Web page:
Cirrus clouds are thin, wispy clouds high in the sky that can be hard to see with the unaided eye. They typically form at an altitude of 6000 meters (20,000 feet) or higher, where the air temperature is below freezing. Cirrus clouds are composed mostly of tiny ice crystals. They are scientifically interesting because they allow most incoming sunlight to pass through them, but they help to contain heat emitted from the surface. Thus, cirrus clouds exert a warming influence on Earth's surface. These maps show monthly average cirrus cloud fraction over the Earth from January 2005 to the present, produced using data collected by the Moderate Resolution Imaging Spectroradiometer (MODIS) instrument onboard NASA's Terra satellite. The MODIS sensor has a unique band for measuring infrared light at a wavelength of 1.38 micrometers—a wavelength that NASA scientists recently found is highly sensitive to cirrus. Bright white pixels indicate regions completely covered by cirrus clouds. Greyish-white pixels show partial cirrus cover and dark pixels indicate little or no cirrus.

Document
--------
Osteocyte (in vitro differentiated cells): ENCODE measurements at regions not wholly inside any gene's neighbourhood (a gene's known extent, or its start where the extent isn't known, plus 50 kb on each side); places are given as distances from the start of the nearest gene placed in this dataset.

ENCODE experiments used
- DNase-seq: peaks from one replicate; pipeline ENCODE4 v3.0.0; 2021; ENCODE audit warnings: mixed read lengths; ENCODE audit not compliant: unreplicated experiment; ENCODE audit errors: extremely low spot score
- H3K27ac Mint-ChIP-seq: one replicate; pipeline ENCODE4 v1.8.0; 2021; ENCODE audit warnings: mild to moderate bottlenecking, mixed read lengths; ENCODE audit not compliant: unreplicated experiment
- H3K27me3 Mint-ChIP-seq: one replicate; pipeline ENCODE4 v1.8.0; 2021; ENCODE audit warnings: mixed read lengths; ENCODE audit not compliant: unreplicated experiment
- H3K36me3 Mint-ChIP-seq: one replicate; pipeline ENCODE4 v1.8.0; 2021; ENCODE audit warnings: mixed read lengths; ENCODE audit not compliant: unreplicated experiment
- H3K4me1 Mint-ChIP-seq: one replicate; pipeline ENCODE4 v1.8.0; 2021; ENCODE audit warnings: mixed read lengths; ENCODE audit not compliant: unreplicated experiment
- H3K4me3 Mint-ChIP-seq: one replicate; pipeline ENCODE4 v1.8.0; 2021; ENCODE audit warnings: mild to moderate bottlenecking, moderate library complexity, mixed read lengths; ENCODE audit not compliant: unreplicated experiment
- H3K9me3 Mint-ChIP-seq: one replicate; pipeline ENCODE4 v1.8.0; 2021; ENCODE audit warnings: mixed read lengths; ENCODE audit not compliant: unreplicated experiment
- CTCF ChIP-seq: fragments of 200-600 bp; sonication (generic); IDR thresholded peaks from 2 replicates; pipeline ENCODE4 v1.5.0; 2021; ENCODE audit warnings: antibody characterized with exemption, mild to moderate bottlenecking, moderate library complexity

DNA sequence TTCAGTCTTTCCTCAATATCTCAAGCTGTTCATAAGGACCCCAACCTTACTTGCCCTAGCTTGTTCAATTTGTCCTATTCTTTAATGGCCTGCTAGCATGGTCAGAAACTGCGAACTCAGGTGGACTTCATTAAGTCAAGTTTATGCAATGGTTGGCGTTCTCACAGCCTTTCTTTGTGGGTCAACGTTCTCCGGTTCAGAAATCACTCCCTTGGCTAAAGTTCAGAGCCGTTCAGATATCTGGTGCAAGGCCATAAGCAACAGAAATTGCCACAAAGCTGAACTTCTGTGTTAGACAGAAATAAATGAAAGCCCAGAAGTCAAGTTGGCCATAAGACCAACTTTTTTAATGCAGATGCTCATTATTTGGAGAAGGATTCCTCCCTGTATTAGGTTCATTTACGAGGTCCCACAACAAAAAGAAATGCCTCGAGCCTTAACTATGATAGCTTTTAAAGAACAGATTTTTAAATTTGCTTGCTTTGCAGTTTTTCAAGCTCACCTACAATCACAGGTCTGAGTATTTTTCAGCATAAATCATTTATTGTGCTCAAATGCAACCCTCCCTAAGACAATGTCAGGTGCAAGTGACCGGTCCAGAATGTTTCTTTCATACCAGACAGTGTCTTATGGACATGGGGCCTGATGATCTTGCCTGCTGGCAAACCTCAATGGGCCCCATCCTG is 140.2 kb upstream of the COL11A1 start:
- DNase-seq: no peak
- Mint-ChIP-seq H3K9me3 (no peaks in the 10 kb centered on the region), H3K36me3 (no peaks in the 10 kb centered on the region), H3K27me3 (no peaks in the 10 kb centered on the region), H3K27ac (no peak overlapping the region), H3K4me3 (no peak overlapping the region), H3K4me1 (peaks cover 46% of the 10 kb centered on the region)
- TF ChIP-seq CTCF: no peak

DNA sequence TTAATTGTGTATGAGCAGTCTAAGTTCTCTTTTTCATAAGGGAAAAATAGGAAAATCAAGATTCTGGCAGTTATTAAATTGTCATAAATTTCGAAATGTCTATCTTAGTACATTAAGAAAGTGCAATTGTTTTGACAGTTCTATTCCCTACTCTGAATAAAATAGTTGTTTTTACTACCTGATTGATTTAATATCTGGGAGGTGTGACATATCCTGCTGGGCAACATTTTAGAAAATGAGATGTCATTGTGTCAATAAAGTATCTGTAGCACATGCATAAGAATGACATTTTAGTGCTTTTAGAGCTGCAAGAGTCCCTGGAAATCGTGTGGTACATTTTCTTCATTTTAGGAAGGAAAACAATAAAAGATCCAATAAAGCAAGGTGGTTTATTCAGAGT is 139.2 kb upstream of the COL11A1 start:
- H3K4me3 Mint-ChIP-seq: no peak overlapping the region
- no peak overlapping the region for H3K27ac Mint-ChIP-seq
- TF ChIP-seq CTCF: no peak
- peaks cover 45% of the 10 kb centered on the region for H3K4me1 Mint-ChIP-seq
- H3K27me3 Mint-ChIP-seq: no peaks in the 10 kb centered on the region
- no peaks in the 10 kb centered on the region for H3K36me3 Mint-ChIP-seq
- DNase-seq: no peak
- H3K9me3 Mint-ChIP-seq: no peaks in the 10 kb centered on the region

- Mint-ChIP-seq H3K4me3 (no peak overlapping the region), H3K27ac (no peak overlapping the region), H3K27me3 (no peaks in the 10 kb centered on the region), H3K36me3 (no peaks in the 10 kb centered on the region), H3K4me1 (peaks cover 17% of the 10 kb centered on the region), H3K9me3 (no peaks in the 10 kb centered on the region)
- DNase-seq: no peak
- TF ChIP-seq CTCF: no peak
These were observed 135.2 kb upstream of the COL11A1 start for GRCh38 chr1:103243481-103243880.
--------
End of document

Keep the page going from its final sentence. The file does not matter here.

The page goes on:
GCMD keywords can be found on the Internet with the following citation:
Olsen, L.M., G. Major, K. Shein, J. Scialdone, S. Ritz, T. Stevens, M. Morahan, A. Aleman, R. Vogel, S. Leicester, H. Weir, M. Meaux, S. Grebas, C.Solomon, M. Holland, T. Northcutt, R. A. Restrepo, R. Bilodeau, 2013. NASA/Global Change Master Directory (GCMD) Earth Science Keywords. Version 188.8.131.52.0